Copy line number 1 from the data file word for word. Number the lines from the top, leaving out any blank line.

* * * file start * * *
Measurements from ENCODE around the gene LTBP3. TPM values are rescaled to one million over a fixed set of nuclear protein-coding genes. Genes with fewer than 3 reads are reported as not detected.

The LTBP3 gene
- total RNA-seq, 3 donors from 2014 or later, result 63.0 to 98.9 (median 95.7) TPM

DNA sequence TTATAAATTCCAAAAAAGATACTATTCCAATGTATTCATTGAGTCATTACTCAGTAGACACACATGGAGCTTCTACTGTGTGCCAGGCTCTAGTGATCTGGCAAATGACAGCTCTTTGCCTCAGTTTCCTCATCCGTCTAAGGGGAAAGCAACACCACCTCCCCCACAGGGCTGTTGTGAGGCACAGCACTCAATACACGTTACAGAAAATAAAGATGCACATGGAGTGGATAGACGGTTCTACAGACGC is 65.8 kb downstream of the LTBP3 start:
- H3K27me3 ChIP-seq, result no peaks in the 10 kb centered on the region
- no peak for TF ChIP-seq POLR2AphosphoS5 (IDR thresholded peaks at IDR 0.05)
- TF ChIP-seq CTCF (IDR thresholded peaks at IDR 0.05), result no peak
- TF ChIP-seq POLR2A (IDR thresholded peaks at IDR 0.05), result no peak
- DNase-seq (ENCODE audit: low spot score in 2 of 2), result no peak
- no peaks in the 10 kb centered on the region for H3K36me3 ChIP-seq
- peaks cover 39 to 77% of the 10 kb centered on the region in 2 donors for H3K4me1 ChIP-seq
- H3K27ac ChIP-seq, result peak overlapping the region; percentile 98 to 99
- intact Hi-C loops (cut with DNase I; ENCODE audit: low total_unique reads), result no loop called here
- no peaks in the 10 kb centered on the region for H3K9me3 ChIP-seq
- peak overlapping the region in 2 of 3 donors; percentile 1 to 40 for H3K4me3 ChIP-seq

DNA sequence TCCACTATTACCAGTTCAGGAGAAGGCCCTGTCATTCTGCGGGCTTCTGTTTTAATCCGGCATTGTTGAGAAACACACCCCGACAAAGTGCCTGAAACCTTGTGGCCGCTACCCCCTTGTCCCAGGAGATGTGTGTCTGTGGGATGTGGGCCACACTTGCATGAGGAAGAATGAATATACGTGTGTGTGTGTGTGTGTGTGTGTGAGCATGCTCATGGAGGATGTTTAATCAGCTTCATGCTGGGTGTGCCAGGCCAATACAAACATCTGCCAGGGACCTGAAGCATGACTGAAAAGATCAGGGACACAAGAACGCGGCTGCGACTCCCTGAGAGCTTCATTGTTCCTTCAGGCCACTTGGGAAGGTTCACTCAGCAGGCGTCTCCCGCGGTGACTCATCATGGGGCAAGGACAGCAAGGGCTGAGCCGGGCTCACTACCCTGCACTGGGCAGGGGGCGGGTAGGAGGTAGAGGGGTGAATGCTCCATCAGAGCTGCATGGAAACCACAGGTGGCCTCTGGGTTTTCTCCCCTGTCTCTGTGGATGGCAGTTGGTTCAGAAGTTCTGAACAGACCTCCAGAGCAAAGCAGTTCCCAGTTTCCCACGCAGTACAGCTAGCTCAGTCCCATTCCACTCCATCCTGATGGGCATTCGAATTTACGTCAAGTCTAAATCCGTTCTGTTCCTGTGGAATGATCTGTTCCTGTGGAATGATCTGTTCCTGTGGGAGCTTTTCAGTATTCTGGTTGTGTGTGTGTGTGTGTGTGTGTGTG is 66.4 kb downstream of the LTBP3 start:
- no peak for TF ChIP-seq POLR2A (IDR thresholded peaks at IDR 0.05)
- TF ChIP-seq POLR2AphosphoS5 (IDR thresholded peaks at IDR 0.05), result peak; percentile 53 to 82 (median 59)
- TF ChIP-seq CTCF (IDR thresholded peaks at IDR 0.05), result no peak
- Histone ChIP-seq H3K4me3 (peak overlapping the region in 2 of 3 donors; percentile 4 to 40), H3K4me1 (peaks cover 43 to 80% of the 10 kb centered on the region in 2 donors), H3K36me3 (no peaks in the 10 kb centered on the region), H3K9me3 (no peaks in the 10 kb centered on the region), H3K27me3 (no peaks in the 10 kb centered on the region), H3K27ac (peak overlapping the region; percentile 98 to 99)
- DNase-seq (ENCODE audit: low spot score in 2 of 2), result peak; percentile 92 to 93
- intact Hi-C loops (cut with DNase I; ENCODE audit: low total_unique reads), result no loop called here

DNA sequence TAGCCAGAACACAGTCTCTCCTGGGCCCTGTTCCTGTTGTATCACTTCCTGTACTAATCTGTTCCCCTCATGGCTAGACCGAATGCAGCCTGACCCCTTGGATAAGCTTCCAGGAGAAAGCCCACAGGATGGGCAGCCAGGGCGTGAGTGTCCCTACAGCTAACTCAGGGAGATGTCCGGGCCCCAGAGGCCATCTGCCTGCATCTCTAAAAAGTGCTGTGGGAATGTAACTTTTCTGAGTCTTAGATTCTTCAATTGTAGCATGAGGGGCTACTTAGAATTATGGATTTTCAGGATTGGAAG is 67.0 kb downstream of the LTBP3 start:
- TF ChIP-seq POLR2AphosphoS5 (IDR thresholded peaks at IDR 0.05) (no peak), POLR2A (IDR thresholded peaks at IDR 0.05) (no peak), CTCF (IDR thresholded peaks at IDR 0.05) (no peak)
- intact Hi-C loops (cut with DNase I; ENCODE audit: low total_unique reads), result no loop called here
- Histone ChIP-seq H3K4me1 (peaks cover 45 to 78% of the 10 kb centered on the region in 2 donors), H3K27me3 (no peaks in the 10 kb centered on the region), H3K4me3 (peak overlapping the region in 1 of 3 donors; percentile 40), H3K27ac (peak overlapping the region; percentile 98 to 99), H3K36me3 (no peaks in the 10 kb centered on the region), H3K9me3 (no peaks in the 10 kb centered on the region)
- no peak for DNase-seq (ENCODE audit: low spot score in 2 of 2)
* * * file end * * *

Measurements from ENCODE around the gene LTBP3. TPM values are rescaled to one million over a fixed set of nuclear protein-coding genes. Genes with fewer than 3 reads are reported as not detected.